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kevinMan

ANTI-aliasing. i have the same QUESTION with cippyBoy

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glHint(GL_SMOOTH_POLYGON_HINT,GL_NICEST); doesnt seem to work. MY VC 6.0++ doesnt compile this anti-aliasing technique method. AND the reason iam really here is that nehe''s tutorials only shows how anti-aliasing works on LINES AND ORTHO SCREEN. glHint(GL_LINE_SMOOTH_HINT, GL_NICEST); this is Nehe''s method for lines. (2D) i need 3D polygons. ive checked some websites. and ive turned to this. CAN ANYONE HELP? at least some clue. dont want to end up buying a book or going to a book shop

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First of all, the token is not GL_SMOOTH_POLYGON_HINT it is GL_POLYGON_SMOOTH_HINT

Though, if you''ve read the topic from cippyboy, you would see that I don''t recommend polygon smoothing at all. Polygon smoothing looks crap (except for individual triangles), it has blending limitations and it is not accelerated in hardware.

NeHe uses line smoothing because the result looks very good, and it is hardware accelerated. You may use point smoothing as well. Both points and lines are good primitives to smooth because they are (almost) not connected. The problem with triangles (or any filled polygon) resides in the junction between them : junction is where it REALLY look crap. Though, if you have only individual triangles it may not look crap at all, but it''s generally a rare case. It depends on your application.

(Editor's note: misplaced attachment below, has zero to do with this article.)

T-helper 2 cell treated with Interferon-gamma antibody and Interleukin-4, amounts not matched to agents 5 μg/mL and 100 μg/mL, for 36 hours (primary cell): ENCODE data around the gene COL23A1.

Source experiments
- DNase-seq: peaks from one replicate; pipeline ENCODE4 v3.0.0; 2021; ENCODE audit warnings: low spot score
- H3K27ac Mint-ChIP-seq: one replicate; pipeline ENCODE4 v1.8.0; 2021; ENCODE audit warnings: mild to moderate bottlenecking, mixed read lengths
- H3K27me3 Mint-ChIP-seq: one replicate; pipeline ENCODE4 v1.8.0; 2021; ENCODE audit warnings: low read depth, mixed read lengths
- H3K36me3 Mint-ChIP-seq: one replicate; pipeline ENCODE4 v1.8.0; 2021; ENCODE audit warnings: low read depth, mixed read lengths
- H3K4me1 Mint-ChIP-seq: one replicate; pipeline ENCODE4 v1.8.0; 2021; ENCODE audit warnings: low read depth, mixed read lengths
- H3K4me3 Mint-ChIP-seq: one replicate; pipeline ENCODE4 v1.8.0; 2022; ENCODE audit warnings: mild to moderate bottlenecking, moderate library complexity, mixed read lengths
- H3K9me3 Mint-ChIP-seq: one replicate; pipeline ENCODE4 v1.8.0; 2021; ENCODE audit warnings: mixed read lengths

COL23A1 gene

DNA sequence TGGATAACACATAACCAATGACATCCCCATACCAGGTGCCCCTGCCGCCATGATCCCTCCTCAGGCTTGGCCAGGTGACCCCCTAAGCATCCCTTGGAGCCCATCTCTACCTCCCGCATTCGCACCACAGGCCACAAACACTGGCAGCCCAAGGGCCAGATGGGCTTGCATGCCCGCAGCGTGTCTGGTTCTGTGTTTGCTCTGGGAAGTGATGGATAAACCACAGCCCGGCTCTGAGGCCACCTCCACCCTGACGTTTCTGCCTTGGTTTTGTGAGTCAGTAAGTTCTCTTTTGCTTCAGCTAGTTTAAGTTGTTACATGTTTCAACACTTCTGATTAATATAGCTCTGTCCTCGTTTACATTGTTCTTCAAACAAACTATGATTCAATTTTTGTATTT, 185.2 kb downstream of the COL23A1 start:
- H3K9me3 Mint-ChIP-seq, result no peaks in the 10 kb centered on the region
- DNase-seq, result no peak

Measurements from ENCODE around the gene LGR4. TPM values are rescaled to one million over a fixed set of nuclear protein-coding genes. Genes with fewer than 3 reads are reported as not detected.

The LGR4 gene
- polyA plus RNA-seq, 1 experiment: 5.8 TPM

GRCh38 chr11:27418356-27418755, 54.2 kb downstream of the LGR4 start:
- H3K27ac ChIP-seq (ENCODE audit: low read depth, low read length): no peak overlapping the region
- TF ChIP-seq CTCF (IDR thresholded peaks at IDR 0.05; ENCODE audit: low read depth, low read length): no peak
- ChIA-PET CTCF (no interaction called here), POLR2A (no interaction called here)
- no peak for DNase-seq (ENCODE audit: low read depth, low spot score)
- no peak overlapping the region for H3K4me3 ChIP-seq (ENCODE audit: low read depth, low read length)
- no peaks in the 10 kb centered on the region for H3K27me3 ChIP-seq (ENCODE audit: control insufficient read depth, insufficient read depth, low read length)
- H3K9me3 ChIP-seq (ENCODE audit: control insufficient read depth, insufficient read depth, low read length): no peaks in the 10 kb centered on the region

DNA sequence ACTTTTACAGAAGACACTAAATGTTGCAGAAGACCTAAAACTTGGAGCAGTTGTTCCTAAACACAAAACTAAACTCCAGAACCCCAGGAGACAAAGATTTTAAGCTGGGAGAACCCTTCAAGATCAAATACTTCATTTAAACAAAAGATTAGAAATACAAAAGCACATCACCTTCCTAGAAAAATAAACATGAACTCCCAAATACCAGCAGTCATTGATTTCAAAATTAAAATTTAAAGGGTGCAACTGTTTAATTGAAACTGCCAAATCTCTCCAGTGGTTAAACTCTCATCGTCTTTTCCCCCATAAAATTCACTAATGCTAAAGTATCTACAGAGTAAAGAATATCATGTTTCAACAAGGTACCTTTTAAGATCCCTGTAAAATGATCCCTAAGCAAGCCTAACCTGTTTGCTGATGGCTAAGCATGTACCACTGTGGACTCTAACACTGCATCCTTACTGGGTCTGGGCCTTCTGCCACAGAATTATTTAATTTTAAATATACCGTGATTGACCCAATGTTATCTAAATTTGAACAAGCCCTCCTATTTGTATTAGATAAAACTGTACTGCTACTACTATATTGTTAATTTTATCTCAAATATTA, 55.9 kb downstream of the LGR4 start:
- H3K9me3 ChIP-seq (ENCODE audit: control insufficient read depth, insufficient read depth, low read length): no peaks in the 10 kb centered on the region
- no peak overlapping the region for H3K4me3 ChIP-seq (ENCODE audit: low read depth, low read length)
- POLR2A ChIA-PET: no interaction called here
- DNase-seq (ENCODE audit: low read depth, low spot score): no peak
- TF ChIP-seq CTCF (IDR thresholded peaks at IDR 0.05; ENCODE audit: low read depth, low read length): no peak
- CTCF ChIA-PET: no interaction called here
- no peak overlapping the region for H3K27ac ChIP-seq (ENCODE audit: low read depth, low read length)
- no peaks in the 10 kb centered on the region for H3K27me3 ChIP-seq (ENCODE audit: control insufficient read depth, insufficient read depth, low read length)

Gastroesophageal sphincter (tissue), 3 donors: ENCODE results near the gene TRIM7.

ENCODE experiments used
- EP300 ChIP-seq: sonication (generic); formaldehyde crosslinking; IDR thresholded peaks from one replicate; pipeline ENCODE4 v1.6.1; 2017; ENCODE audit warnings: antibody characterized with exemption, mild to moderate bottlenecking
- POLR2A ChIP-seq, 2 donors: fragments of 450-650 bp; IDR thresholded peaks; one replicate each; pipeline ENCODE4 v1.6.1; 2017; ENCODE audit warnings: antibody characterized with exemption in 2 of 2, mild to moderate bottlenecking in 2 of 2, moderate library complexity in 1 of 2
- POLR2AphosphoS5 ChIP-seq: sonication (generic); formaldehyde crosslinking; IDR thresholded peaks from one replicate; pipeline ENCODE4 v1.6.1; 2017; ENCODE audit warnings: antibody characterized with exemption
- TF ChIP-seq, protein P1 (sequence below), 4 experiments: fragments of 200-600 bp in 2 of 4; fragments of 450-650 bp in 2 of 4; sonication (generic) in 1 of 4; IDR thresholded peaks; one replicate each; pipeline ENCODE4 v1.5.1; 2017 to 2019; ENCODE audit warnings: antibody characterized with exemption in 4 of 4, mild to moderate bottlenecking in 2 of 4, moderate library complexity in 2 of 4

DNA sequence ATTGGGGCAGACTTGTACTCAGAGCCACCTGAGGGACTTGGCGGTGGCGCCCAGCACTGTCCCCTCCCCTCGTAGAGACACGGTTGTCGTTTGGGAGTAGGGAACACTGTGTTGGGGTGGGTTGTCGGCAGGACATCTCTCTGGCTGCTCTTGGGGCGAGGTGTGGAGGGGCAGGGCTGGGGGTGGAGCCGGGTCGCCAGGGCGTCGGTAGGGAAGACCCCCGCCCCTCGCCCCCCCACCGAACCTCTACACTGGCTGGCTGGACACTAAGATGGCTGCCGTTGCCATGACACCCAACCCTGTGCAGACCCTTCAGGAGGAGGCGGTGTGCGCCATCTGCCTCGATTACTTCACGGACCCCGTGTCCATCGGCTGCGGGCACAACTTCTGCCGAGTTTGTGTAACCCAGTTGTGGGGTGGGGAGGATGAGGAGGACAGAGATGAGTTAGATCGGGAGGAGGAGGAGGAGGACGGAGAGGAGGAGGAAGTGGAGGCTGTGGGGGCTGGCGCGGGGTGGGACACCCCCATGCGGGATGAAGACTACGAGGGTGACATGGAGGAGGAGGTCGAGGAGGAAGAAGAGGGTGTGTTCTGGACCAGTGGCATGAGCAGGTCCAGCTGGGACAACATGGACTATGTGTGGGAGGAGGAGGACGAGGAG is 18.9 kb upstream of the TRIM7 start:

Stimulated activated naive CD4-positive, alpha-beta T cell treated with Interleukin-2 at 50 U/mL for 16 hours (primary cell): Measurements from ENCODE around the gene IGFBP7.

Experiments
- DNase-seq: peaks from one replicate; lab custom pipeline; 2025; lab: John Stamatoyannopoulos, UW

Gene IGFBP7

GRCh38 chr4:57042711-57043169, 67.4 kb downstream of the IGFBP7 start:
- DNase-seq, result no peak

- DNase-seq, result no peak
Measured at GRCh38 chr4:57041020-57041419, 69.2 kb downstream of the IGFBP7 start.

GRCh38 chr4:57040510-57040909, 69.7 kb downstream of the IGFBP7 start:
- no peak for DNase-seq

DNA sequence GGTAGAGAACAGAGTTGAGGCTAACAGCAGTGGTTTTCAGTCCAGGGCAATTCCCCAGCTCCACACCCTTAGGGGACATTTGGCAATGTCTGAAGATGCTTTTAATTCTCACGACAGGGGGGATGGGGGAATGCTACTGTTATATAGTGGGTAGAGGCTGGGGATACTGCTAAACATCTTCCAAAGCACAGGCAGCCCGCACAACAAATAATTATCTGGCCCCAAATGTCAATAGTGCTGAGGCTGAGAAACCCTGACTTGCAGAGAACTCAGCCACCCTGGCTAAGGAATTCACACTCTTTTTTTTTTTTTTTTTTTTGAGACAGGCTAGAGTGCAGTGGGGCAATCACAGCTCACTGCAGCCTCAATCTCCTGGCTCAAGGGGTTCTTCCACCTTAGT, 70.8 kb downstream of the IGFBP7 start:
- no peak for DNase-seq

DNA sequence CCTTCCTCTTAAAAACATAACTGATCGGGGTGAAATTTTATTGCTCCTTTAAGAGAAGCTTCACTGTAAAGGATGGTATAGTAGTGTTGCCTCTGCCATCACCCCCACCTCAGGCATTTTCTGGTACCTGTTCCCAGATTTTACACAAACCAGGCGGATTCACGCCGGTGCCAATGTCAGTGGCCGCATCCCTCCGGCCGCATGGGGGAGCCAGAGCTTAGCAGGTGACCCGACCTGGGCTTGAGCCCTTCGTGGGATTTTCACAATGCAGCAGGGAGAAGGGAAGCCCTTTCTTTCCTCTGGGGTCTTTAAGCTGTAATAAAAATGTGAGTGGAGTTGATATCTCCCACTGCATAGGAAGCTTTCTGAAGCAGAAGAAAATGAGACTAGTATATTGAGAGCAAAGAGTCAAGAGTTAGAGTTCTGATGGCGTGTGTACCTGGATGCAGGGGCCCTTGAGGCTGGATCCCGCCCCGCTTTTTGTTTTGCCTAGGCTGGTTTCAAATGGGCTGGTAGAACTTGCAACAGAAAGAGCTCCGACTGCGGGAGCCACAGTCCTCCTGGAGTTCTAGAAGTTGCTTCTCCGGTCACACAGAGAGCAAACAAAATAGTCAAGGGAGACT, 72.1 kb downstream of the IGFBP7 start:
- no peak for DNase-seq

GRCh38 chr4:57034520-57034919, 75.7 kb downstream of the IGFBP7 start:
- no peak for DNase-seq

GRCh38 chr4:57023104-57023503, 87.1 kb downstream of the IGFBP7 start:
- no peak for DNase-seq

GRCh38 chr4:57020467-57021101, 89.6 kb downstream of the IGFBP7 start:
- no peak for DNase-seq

2D is just a special case of 3D. There is no additional instruction to call for line smoothing or polygon smoothing in 3D. It is just a coincidence if NeHe''s tutorials used line smoothing only in 2D.

As for documentation, you may at the very least download OpenGL specifications at www.opengl.org (for free) and you can also find online the Reb Book which is IMO the best book for learning OpenGL.

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The value you passed to glHint() method will return results up to your imprementation of OpenGL. The implementation possibly choose to ignore this particular hint.

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Doday''s graphics cards support full scene antialiasing (FSAA) done entirely in hardware. In OpenGL it is supported via extension, namely WGL_ARB_multisample. To utilize the functionality of FSAA you have to set a suitable pixel format for device context of your rendering window. That is a pixel format with additional buffer called sample buffer. Because that kind of buffer is not supported by Windows there is another extension WGL_ARB_pixel_format providing a mechanism to select pixel formal with sample buffer. If your graphics card supports both extensions you may utilize FSAA in your application. Well I had problems with it, though. Although my GeForce 2MX supports both extensions I was unable to find a suitable pixel format with a sample buffer. When I downloaded the latest driver from NVidia I discovered that it doesn''t support WGL_ARB_multisample extension at all. But as far as I know GeForce 2 cards support FSAA so I don''t know where the problem is. Maybe you will have more luck.

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